This project is a joint effort by The University of Tennessee Libraries, the City of Gatlinburg and the Anna Porter Public Library.

The Chimney Tops 2 wildfires in 2016 swept through and destroyed two thousand homes and businesses, injured 200, and killed 14 people. This made it the biggest natural disaster to ever hit Tennessee.

Wildfire Recovery through Art and Public Memory is a new exhibit helping a community recovering from devastating 2016 wildfires. The project is an artistic response from a community healing from devastation.

The 40 artworks were created by artists from the region: Paige Braddock, Marshall Ramsey, Charlie Daniel and Danny Wilson, who drew inspiration from these first-hand accounts of bravery in the face of devastation.

“By giving people a different way to experience their memory and express their memory—I think there's value in that,” Smith said.

The 40 drawings document the community members' lived experiences which are being hosted online by The University of Tennessee Libraries.

A previous project from these collaborators where they recorded oral histories of those who lost so much during the fires, Rising from the Ashes, features a 150 audio and video interviews from first responders and veterinarians, people who lost homes and businesses, volunteers, artists and more, giving their first-hand accounts of the devastation they witnessed.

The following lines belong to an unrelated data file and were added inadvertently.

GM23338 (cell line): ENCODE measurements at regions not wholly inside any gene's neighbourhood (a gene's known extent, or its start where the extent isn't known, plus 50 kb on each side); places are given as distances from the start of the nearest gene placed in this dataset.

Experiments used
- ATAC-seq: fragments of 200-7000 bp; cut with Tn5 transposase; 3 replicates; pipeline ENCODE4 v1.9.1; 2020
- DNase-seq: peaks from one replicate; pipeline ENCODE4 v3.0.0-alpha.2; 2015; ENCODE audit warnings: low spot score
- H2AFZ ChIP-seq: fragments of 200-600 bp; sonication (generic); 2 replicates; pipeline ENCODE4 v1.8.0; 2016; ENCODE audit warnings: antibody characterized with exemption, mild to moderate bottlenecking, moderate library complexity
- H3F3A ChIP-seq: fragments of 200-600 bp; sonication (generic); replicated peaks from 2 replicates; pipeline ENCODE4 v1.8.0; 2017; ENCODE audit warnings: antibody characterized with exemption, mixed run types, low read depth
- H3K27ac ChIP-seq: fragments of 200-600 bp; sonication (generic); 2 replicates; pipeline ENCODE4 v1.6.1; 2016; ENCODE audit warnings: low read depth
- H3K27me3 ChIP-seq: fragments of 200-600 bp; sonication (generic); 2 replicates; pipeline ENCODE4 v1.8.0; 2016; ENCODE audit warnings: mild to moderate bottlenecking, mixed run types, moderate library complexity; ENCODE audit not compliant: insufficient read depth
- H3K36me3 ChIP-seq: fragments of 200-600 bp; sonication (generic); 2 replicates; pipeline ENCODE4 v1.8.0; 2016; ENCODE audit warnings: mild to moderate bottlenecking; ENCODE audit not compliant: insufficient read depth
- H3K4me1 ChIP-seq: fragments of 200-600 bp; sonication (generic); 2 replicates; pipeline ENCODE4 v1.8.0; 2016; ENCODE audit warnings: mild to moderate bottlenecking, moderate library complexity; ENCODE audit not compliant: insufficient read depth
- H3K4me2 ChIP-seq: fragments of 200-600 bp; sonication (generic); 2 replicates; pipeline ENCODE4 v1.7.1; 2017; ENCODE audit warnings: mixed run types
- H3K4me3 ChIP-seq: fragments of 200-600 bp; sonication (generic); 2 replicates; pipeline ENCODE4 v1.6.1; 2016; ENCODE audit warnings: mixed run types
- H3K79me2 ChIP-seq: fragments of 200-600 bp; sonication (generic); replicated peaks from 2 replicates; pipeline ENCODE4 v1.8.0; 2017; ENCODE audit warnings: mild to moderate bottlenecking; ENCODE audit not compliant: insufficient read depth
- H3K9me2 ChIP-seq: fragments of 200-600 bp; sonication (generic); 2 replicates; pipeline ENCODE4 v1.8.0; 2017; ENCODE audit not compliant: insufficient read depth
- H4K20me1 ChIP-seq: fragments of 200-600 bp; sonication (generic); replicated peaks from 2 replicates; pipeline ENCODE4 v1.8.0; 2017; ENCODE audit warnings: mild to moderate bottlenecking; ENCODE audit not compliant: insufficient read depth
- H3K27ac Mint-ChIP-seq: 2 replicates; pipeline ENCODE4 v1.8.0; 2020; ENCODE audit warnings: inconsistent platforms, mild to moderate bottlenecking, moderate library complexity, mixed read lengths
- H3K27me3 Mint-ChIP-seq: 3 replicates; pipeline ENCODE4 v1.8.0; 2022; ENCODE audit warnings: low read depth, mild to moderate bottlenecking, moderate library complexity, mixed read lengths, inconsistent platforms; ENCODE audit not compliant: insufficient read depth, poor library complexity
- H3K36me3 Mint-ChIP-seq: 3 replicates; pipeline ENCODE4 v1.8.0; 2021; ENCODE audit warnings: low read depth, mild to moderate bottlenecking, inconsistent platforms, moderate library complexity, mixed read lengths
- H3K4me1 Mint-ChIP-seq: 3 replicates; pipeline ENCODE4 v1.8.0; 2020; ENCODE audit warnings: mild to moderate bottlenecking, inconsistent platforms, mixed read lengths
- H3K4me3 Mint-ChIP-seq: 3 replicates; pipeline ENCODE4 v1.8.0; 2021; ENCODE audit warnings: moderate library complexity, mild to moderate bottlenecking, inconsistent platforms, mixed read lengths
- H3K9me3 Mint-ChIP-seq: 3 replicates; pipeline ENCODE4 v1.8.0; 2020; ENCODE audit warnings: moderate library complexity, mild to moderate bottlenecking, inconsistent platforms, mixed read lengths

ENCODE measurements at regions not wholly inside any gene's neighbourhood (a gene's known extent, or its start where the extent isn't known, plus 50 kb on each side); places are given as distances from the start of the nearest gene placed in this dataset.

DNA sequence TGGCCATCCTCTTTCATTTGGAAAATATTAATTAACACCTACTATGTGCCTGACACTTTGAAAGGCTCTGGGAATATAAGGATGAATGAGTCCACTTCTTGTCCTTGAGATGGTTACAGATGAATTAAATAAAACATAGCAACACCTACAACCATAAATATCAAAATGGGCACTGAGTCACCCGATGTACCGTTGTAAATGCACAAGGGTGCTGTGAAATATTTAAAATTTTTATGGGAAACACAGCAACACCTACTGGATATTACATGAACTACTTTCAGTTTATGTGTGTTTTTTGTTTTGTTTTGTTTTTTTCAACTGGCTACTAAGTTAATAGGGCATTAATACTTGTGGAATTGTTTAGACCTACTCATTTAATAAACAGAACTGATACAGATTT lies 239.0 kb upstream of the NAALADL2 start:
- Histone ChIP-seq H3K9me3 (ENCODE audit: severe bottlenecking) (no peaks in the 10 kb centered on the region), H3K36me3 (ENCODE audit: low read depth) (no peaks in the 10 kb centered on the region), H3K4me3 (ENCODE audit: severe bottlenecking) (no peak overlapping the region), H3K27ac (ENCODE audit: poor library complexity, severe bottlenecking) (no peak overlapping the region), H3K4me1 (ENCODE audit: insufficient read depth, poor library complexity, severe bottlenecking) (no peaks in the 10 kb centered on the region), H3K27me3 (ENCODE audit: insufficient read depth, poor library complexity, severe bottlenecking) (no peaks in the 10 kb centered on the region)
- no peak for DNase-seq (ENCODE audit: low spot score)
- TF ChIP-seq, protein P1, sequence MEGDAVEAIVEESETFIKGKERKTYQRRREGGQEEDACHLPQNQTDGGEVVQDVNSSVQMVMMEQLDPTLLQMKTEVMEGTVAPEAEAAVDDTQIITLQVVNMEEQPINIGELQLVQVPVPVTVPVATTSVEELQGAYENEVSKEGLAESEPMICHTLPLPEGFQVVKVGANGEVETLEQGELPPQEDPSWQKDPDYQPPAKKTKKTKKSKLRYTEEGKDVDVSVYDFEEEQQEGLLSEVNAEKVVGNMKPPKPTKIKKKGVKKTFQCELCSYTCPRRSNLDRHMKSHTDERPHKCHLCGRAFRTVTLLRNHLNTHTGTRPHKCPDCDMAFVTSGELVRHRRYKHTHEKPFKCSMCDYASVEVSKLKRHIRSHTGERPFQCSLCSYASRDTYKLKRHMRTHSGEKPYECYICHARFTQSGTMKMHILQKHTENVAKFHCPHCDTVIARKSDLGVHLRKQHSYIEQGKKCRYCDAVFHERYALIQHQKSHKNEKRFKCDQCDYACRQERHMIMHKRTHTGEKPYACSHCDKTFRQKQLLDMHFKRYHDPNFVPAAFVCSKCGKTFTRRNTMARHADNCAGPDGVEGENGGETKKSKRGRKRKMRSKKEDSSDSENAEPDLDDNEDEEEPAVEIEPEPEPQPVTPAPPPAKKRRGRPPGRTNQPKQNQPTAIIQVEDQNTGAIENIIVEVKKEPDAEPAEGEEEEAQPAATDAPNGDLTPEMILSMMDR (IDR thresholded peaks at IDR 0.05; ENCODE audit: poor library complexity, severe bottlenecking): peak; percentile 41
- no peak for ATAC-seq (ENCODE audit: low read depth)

The project was conceived by Steve Smith, dean of Libraries at the University of Tennessee Knoxville to move his community forward.

“But there's no denying when you're talking about something as tragic as a wildfire, it's also therapeutic,” says Smith. “Many of the interviewees have commented to us that they were grateful to be able to share their story, grateful that it would be saved for history and future generations, and that they feel like that has been a part of their healing process.”

Almost 300 interviews will be collected in the three-year-long efforts.

This project was made possible by a National Endowment for the Arts grant, aimed at using art to heal and engage communities. The United Nations Sustainable Development Goal of Climate Action aligns with this project.

To view the online exhibition you can click here.

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